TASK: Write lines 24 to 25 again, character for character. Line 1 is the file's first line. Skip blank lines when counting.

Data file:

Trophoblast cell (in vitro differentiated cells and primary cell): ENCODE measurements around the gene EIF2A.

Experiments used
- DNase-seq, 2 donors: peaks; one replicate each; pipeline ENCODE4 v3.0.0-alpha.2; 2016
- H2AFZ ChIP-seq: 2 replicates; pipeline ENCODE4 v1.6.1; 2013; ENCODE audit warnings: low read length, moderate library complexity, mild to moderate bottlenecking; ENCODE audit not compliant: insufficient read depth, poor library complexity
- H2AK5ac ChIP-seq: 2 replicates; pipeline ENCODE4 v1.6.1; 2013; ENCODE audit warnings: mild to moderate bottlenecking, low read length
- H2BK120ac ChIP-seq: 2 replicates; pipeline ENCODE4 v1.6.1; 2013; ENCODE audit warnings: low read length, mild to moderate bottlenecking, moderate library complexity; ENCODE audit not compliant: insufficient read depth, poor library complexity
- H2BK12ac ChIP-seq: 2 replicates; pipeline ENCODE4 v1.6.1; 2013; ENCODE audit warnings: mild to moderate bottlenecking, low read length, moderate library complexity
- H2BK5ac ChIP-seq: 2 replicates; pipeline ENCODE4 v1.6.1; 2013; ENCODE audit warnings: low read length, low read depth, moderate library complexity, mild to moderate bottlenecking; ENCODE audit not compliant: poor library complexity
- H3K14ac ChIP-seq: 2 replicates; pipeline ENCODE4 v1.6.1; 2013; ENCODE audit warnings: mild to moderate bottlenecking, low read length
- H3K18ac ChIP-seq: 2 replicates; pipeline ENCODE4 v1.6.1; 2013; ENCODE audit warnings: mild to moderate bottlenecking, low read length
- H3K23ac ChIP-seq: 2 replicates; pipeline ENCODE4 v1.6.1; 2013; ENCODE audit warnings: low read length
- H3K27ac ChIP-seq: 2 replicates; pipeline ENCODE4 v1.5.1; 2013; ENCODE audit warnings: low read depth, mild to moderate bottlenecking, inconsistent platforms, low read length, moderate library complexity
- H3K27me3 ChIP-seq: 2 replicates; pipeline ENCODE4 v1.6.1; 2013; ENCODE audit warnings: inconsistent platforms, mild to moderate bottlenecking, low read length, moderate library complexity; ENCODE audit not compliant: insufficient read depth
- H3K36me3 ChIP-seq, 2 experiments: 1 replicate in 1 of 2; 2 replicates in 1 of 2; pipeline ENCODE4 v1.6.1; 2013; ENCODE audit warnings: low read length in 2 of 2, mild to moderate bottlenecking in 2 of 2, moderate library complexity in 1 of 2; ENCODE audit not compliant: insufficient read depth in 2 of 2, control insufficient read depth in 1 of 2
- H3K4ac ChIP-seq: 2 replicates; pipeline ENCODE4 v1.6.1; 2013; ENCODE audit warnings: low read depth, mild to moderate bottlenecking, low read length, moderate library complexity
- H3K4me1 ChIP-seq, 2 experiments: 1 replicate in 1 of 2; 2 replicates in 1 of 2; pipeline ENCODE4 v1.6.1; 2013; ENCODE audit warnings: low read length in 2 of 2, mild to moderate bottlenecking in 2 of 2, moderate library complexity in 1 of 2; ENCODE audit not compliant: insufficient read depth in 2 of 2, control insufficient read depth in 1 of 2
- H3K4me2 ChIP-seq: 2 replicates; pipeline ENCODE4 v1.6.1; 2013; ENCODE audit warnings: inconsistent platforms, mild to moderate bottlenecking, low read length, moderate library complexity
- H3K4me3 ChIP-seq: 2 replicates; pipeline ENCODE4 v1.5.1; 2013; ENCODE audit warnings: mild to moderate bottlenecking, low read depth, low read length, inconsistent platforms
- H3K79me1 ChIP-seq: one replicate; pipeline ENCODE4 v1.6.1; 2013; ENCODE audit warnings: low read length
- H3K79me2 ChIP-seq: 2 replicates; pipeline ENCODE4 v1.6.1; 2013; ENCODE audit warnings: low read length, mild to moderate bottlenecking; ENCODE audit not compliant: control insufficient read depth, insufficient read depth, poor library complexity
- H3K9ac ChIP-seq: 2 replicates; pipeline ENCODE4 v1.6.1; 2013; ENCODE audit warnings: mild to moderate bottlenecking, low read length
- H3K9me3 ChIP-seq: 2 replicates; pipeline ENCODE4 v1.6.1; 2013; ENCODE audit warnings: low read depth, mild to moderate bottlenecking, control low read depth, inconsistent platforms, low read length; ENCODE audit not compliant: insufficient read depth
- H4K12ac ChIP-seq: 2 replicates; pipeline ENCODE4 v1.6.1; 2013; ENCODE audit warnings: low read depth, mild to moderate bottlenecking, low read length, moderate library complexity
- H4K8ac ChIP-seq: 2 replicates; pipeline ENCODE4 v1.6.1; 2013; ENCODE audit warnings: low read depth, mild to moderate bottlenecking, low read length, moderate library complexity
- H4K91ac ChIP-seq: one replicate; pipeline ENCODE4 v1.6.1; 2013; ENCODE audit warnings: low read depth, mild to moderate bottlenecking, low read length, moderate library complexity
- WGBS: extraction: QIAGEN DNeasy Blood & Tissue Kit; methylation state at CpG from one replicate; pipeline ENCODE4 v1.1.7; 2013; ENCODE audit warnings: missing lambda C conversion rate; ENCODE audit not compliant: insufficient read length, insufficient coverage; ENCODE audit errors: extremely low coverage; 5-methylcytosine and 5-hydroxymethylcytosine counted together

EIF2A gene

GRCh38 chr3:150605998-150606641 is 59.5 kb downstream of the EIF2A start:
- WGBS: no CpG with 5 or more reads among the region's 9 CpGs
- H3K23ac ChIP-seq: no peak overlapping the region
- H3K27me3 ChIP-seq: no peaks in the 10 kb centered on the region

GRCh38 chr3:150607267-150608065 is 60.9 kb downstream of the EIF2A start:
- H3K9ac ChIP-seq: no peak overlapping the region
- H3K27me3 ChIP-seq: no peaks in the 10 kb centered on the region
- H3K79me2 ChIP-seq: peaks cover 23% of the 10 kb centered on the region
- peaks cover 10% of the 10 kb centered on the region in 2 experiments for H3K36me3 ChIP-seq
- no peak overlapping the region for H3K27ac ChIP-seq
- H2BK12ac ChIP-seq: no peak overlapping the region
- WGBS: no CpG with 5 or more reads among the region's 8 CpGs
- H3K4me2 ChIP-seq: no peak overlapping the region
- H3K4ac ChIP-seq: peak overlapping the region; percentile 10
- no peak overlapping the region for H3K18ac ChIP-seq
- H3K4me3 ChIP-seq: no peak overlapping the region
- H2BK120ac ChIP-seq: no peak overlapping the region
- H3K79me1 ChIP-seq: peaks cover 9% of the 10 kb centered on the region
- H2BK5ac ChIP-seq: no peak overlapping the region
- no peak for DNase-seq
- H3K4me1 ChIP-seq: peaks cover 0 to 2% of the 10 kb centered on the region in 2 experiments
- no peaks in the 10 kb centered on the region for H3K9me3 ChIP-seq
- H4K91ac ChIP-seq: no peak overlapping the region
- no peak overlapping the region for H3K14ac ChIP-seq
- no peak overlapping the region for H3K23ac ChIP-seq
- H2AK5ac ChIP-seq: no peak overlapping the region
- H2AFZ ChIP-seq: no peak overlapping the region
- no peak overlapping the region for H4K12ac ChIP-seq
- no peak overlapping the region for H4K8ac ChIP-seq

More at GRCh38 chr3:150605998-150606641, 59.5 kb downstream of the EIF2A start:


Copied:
- H4K8ac ChIP-seq: 2 replicates; pipeline ENCODE4 v1.6.1; 2013; ENCODE audit warnings: low read depth, mild to moderate bottlenecking, low read length, moderate library complexity
- H4K91ac ChIP-seq: one replicate; pipeline ENCODE4 v1.6.1; 2013; ENCODE audit warnings: low read depth, mild to moderate bottlenecking, low read length, moderate library complexity